WPW Syndrome is a heart rhythm disturbance due to an anomaly of the heart’s excitation system. It is often made apparent by a sudden racing heart (tachycardia). In a healthy heart, the sinus node, located in the right atria, initiates electrical excitation. The electrical signal spreads through the atria and is then further conducted via the AV node (atrioventricular node), located between the atria and the ventricles. Between sixty and eighty impulses reach the AV node each minute. The AV node has the task of spreading the conduction to both the right and left ventricles via two conduction pathways. A normal cycle typically ends with the beating of the ventricles (image 1).
With WPW Syndrome, the excitation of the normal cardiac cycle does not end in the ventricle. Through an accessory pathway, the electrical impulse is transmitted from the ventricles back to the atria. It then triggers a new excitation of the ventricles via the AV node. This is known as a circular, or reentry, pathway (image 2). Tachycardia ensues, leading to a heart rate between 160 and 240 beats per minute. The medical term is an Atrioventricular Reentry Tachycardia (AVRT).
Accessory conduction pathways (i.e. Kent, James, or Mahaim Bundle) can conduct electrical impulses faster than the normal conduction system, thereby triggering an early excitation of the ventricles. This is known as pre-excitation and is normally harmless. However, if atrial fibrillation occurs at the same time, this can lead to a very accelerated rate, ventricular fibrillation and sudden cardiac death.
WPW can occur without any symptoms, and is often only diagnosed by chance. However, it can also present with sudden attacks of a racing heart (paroxysmal tachycardia), which typically self-terminate just as abruptly. Those affected view these beats as harmless, but strongly annoying. Tachycardia can present both at rest and when undergoing physical exertion. When palpitations are felt, dizziness and a general feeling of unwell may follow. This can precede unconsciousness or syncope.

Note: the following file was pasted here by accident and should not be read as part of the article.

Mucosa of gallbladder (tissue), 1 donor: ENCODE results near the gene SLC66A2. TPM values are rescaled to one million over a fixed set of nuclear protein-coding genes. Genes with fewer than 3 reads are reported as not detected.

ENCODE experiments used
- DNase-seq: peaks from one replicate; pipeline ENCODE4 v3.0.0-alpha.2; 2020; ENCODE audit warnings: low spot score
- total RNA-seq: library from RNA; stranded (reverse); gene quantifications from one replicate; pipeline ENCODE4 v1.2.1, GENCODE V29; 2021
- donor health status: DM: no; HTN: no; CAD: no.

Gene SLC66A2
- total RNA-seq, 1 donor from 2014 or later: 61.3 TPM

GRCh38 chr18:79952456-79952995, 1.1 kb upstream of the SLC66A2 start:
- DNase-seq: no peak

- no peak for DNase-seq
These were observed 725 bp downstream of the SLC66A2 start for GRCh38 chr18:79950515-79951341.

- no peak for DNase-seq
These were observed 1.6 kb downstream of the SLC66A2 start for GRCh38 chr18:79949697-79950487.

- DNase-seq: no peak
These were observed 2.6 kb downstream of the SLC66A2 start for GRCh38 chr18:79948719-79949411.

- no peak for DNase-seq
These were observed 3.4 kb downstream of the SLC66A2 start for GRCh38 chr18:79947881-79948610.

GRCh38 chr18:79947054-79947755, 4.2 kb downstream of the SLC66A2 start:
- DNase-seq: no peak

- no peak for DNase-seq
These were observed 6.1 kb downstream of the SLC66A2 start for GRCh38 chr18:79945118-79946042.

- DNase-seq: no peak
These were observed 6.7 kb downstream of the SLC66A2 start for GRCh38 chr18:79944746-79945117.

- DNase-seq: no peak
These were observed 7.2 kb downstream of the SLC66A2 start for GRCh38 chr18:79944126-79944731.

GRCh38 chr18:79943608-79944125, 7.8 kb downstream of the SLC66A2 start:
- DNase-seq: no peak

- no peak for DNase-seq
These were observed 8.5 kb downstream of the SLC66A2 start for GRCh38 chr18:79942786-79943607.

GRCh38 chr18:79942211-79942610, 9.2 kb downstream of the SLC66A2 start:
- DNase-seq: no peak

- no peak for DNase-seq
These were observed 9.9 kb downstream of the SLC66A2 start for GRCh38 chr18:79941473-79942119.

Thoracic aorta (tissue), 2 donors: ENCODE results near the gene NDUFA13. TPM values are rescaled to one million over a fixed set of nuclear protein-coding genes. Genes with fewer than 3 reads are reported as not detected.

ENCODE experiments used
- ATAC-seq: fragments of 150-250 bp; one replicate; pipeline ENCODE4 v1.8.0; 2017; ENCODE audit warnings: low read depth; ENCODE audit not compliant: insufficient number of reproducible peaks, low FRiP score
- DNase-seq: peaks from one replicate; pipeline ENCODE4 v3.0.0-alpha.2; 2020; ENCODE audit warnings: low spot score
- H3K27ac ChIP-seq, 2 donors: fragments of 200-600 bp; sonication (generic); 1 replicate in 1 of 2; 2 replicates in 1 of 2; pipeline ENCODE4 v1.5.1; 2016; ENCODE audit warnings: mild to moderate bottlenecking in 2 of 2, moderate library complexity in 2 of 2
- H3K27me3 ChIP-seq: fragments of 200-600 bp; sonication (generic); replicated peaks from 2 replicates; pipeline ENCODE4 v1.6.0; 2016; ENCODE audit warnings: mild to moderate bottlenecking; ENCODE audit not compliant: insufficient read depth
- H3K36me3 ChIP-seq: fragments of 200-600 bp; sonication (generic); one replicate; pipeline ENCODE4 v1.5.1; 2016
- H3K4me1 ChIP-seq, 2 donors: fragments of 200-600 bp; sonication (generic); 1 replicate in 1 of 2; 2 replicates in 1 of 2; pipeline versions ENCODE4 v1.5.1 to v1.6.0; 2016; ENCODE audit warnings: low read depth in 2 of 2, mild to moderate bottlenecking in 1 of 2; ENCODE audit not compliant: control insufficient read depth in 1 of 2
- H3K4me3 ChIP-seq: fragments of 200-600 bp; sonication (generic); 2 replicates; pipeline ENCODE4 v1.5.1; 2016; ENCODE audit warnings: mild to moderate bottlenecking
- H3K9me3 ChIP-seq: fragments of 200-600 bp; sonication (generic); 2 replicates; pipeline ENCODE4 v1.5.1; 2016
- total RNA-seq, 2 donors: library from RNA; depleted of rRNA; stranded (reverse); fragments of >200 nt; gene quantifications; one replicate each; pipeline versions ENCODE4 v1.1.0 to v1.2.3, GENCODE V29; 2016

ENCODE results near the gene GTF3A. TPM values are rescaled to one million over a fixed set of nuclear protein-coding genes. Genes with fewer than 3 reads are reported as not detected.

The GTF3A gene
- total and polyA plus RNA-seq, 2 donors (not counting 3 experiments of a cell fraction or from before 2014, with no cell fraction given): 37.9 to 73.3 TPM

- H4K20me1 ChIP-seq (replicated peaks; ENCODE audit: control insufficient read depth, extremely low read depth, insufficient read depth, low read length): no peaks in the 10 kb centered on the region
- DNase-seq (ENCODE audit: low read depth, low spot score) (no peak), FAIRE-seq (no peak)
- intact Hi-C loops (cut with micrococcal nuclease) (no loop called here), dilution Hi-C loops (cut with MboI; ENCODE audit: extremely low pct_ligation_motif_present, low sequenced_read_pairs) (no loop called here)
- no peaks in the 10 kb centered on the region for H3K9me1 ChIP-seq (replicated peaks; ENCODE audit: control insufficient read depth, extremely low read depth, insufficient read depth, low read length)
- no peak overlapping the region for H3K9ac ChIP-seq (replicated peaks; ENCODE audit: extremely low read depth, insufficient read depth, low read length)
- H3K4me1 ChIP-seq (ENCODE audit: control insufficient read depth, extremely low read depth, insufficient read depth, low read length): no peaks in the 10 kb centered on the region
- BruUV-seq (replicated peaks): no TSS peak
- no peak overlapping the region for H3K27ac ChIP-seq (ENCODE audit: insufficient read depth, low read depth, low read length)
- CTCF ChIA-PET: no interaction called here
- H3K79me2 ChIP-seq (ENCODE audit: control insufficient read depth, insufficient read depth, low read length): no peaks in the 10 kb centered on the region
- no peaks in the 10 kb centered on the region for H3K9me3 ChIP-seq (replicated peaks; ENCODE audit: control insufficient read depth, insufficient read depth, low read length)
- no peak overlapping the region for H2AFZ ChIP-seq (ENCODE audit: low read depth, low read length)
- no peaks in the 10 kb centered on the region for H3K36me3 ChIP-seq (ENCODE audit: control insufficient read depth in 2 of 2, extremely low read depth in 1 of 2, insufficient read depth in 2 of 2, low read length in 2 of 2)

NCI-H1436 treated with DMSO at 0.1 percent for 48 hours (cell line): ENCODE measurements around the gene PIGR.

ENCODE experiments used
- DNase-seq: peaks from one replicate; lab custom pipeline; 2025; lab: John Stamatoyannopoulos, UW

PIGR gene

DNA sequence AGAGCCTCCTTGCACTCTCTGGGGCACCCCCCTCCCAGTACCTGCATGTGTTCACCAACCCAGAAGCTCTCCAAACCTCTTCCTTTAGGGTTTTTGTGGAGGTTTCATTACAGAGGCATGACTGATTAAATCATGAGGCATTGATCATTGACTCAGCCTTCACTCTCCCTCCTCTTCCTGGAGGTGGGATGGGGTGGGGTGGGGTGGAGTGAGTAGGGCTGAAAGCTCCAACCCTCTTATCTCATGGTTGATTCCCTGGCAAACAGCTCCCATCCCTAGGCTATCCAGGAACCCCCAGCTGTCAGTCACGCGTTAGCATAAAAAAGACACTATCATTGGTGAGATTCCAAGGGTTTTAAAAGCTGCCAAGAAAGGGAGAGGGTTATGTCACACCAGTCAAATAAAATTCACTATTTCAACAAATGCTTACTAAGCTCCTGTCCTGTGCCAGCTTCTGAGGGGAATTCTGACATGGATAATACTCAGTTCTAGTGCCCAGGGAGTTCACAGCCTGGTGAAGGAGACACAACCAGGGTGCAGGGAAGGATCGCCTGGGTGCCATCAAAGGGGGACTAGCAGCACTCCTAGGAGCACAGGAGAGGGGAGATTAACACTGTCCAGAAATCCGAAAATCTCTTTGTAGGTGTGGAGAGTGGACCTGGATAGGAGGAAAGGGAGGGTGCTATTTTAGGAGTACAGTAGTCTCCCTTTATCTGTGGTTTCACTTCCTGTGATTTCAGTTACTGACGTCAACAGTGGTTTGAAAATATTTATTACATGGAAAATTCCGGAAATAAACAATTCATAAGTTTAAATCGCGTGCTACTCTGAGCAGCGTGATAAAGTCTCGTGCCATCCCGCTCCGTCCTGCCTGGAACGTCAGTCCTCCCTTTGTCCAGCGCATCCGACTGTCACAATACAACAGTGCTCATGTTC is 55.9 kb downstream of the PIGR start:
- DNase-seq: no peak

WPW can only be diagnosed with the help of an ECG. This shows the heart rhythm and the pathway of electrical excitation in the form of a curve. ECGs that are recorded during episodes of tachycardia are the most helpful.
WPW Syndrome has characteristic ECG changes. These include a shortening of the PR Interval (less than 0.12 seconds) and a slurred upstroke of the QRS Complex. The slurred upstroke leads to a mild widening of the QRS complex and is known as a delta wave. If a circular excitation is present, this is also called a “Circus-Movement” Tachycardia. The excitation can go in one of two ways:
In addition to an ECG, an electrophysiological examination can be performed. In this examination, the additional pathways are localized and examined. Probes are inserted, usually via the groin, and inserted into the heart where they can measure the electrical activity of the heart.
Treatment of WPW Syndrome is necessary when symptoms are present. The treatment options are divided into acute and chronic forms. Acute measures include drinking cold water—this stimulates the Vagus nerve (Parasympathetic nervous system), causing the racing heart to slow. Certain medications can also be administered, which must be given with simultaneous continuous ECG monitoring. It is also important to note that other medications for heart rhythm disturbances can be problematic when taken in the setting of WPW Syndrome.
A form of chronic treatment is catheter ablation, in which the accessory conduction pathways are obliterated. This is the most common form of treatment for WPW Syndrome.
Source for Images 1 and 2: www.mayoclinic.org/diseases-conditions/wolff-parkinson-white-syndrome/symptoms-causes/dxc-20266082